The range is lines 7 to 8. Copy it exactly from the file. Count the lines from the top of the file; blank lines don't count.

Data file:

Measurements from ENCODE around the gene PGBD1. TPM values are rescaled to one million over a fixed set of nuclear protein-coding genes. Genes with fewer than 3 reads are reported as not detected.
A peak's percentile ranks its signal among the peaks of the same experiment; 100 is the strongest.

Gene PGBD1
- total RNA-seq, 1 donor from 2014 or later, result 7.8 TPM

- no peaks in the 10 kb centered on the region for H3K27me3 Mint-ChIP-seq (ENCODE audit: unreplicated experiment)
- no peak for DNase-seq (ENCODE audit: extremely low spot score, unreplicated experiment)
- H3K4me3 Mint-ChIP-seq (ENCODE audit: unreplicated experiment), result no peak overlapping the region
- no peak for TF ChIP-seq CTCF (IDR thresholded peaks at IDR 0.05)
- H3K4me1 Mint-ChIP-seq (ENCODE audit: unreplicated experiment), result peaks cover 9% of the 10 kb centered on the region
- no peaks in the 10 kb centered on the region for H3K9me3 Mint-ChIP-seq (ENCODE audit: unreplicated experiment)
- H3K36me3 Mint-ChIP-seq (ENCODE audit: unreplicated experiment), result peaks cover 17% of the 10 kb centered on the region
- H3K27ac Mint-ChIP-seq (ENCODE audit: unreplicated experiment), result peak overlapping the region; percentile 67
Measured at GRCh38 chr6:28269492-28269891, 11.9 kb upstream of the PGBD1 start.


- H3K4me3 Mint-ChIP-seq (ENCODE audit: unreplicated experiment), result no peak overlapping the region
- no peak for TF ChIP-seq CTCF (IDR thresholded peaks at IDR 0.05)